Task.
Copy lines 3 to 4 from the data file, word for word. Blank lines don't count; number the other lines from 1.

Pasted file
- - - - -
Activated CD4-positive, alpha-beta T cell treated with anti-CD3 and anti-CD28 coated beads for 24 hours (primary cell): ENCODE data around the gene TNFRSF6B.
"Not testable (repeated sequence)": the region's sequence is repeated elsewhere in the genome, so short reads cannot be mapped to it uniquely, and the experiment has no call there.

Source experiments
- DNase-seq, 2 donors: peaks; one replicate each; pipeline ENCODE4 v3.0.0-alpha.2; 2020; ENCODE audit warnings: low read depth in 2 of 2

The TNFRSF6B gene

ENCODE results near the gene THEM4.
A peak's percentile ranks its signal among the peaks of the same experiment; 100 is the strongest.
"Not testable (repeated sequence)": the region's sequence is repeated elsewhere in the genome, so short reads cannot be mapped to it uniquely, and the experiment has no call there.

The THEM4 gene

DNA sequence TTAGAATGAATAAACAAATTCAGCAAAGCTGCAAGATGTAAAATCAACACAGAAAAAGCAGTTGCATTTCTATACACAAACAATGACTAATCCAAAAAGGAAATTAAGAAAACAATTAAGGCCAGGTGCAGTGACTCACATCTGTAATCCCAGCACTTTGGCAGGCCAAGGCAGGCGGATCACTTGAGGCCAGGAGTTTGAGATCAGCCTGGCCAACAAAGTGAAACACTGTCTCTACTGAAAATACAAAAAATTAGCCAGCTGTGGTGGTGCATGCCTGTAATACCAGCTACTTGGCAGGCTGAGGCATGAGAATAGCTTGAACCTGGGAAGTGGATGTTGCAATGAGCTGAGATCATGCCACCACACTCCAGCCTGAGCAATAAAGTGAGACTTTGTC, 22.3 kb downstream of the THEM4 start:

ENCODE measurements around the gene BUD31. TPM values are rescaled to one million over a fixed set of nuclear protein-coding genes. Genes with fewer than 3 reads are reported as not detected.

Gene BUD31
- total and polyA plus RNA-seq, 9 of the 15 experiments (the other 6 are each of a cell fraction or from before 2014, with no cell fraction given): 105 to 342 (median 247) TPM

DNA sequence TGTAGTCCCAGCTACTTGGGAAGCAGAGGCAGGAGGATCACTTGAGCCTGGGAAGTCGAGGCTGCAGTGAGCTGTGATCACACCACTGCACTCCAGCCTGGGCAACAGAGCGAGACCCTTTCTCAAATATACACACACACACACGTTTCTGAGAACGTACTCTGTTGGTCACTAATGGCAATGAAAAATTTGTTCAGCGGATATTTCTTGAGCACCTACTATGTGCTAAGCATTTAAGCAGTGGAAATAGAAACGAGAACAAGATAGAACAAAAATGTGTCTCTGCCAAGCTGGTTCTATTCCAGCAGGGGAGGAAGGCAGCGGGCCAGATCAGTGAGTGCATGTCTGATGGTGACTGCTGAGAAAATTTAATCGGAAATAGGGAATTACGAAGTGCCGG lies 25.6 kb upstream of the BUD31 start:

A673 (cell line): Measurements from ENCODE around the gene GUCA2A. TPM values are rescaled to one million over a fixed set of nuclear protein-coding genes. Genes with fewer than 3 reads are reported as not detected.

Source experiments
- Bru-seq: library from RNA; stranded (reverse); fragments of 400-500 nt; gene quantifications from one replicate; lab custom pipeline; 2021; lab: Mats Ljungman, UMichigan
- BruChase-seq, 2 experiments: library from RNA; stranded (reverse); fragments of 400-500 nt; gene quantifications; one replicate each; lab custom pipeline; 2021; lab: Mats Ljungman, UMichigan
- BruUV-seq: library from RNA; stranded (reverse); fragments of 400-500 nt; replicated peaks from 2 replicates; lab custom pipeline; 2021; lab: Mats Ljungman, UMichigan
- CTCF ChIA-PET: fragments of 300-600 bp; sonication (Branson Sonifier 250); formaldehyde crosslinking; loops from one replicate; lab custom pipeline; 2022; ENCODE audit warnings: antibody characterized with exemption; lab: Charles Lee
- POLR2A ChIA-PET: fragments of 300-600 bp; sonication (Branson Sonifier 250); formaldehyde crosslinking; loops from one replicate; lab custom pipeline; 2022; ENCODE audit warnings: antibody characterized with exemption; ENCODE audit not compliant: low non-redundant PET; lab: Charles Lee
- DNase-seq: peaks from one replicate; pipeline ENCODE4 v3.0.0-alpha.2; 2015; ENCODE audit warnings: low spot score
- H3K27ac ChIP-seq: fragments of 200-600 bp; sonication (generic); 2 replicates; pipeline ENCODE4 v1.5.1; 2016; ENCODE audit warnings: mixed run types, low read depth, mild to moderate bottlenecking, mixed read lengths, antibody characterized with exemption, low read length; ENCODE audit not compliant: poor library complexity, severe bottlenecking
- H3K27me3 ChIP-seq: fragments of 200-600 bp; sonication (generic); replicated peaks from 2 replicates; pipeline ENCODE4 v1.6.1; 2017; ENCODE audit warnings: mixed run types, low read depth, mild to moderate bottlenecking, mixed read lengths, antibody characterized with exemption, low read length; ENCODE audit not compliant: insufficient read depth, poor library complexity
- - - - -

Source experiments
- DNase-seq, 2 donors: peaks; one replicate each; pipeline ENCODE4 v3.0.0-alpha.2; 2020; ENCODE audit warnings: low read depth in 2 of 2